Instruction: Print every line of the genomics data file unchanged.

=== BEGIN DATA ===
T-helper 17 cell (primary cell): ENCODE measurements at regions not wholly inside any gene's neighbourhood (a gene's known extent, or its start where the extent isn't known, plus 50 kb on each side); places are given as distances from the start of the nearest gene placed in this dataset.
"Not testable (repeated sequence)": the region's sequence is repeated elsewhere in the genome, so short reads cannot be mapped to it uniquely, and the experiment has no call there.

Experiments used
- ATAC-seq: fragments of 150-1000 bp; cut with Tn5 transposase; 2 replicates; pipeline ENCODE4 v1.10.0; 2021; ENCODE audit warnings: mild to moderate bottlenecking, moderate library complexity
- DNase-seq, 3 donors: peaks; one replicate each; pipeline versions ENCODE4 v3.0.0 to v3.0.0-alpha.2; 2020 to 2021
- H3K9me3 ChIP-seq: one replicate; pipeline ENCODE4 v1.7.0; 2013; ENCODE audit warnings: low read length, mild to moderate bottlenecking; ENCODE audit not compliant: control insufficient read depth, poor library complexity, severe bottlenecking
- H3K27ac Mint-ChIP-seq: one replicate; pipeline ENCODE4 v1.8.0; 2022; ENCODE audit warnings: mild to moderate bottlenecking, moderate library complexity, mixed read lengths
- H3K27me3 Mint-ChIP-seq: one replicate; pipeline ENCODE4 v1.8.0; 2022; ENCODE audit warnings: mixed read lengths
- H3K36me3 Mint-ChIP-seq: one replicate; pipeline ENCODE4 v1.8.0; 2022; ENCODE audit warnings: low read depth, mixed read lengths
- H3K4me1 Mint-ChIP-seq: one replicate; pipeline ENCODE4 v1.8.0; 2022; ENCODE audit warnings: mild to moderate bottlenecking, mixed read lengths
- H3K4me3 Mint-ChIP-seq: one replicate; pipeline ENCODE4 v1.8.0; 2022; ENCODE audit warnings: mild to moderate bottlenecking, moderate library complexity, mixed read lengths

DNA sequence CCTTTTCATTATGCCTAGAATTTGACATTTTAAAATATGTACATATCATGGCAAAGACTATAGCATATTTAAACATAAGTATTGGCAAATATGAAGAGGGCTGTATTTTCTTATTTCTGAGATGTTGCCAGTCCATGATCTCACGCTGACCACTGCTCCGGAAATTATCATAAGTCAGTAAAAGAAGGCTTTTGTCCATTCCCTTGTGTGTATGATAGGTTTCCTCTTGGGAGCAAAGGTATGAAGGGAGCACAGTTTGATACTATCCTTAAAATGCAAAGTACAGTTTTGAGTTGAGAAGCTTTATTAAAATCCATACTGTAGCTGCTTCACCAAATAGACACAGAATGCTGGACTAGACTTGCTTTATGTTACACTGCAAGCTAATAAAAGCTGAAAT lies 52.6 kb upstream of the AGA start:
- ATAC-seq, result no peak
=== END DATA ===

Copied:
T-helper 17 cell (primary cell): ENCODE measurements at regions not wholly inside any gene's neighbourhood (a gene's known extent, or its start where the extent isn't known, plus 50 kb on each side); places are given as distances from the start of the nearest gene placed in this dataset.
"Not testable (repeated sequence)": the region's sequence is repeated elsewhere in the genome, so short reads cannot be mapped to it uniquely, and the experiment has no call there.

Experiments used
- ATAC-seq: fragments of 150-1000 bp; cut with Tn5 transposase; 2 replicates; pipeline ENCODE4 v1.10.0; 2021; ENCODE audit warnings: mild to moderate bottlenecking, moderate library complexity
- DNase-seq, 3 donors: peaks; one replicate each; pipeline versions ENCODE4 v3.0.0 to v3.0.0-alpha.2; 2020 to 2021
- H3K9me3 ChIP-seq: one replicate; pipeline ENCODE4 v1.7.0; 2013; ENCODE audit warnings: low read length, mild to moderate bottlenecking; ENCODE audit not compliant: control insufficient read depth, poor library complexity, severe bottlenecking
- H3K27ac Mint-ChIP-seq: one replicate; pipeline ENCODE4 v1.8.0; 2022; ENCODE audit warnings: mild to moderate bottlenecking, moderate library complexity, mixed read lengths
- H3K27me3 Mint-ChIP-seq: one replicate; pipeline ENCODE4 v1.8.0; 2022; ENCODE audit warnings: mixed read lengths
- H3K36me3 Mint-ChIP-seq: one replicate; pipeline ENCODE4 v1.8.0; 2022; ENCODE audit warnings: low read depth, mixed read lengths
- H3K4me1 Mint-ChIP-seq: one replicate; pipeline ENCODE4 v1.8.0; 2022; ENCODE audit warnings: mild to moderate bottlenecking, mixed read lengths
- H3K4me3 Mint-ChIP-seq: one replicate; pipeline ENCODE4 v1.8.0; 2022; ENCODE audit warnings: mild to moderate bottlenecking, moderate library complexity, mixed read lengths

DNA sequence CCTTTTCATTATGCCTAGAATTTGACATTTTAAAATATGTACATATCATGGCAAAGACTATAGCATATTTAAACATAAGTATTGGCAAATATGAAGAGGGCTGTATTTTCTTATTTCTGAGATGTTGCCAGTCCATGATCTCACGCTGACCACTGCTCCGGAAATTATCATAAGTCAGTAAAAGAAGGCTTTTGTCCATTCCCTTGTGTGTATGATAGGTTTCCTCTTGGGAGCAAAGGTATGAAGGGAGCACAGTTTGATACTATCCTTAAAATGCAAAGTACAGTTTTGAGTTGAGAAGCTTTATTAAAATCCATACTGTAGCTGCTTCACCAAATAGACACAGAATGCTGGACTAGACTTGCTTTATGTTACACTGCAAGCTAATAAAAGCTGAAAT lies 52.6 kb upstream of the AGA start:
- ATAC-seq, result no peak